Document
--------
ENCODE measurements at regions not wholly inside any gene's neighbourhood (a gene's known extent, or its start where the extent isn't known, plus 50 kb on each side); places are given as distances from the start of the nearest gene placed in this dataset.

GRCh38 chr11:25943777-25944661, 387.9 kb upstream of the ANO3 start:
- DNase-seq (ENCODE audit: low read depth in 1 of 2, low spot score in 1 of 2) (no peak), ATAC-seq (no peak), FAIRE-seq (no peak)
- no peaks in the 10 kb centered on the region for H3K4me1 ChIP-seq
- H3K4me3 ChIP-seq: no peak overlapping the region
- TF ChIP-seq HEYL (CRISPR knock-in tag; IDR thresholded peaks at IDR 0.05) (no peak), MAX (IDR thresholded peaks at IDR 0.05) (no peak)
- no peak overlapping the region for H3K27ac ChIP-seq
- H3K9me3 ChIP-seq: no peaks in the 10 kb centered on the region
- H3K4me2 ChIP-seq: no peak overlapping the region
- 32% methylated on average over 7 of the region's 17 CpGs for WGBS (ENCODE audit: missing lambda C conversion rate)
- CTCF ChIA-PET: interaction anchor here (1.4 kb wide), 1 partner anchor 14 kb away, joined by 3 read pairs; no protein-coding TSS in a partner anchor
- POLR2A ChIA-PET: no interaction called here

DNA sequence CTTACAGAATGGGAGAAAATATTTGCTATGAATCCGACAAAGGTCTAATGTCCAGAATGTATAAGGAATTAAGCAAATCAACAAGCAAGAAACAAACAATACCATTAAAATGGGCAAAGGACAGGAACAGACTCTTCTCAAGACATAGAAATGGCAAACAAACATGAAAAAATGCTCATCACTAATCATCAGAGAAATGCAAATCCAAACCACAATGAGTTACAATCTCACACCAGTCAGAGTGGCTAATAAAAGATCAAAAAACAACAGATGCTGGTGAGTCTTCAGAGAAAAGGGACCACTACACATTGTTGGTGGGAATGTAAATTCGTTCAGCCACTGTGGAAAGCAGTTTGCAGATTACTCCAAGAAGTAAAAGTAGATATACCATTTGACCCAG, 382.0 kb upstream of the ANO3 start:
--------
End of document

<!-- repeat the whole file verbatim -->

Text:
ENCODE measurements at regions not wholly inside any gene's neighbourhood (a gene's known extent, or its start where the extent isn't known, plus 50 kb on each side); places are given as distances from the start of the nearest gene placed in this dataset.

GRCh38 chr11:25943777-25944661, 387.9 kb upstream of the ANO3 start:
- DNase-seq (ENCODE audit: low read depth in 1 of 2, low spot score in 1 of 2) (no peak), ATAC-seq (no peak), FAIRE-seq (no peak)
- no peaks in the 10 kb centered on the region for H3K4me1 ChIP-seq
- H3K4me3 ChIP-seq: no peak overlapping the region
- TF ChIP-seq HEYL (CRISPR knock-in tag; IDR thresholded peaks at IDR 0.05) (no peak), MAX (IDR thresholded peaks at IDR 0.05) (no peak)
- no peak overlapping the region for H3K27ac ChIP-seq
- H3K9me3 ChIP-seq: no peaks in the 10 kb centered on the region
- H3K4me2 ChIP-seq: no peak overlapping the region
- 32% methylated on average over 7 of the region's 17 CpGs for WGBS (ENCODE audit: missing lambda C conversion rate)
- CTCF ChIA-PET: interaction anchor here (1.4 kb wide), 1 partner anchor 14 kb away, joined by 3 read pairs; no protein-coding TSS in a partner anchor
- POLR2A ChIA-PET: no interaction called here

DNA sequence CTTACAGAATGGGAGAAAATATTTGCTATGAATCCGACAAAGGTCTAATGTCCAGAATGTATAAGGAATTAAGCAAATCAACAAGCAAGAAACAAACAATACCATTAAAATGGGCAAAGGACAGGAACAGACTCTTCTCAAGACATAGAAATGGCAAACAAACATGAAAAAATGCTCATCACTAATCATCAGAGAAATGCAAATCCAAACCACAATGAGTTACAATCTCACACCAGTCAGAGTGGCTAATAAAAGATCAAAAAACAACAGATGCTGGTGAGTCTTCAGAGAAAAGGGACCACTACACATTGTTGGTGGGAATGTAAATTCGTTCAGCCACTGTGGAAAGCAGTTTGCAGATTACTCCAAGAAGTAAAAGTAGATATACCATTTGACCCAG, 382.0 kb upstream of the ANO3 start: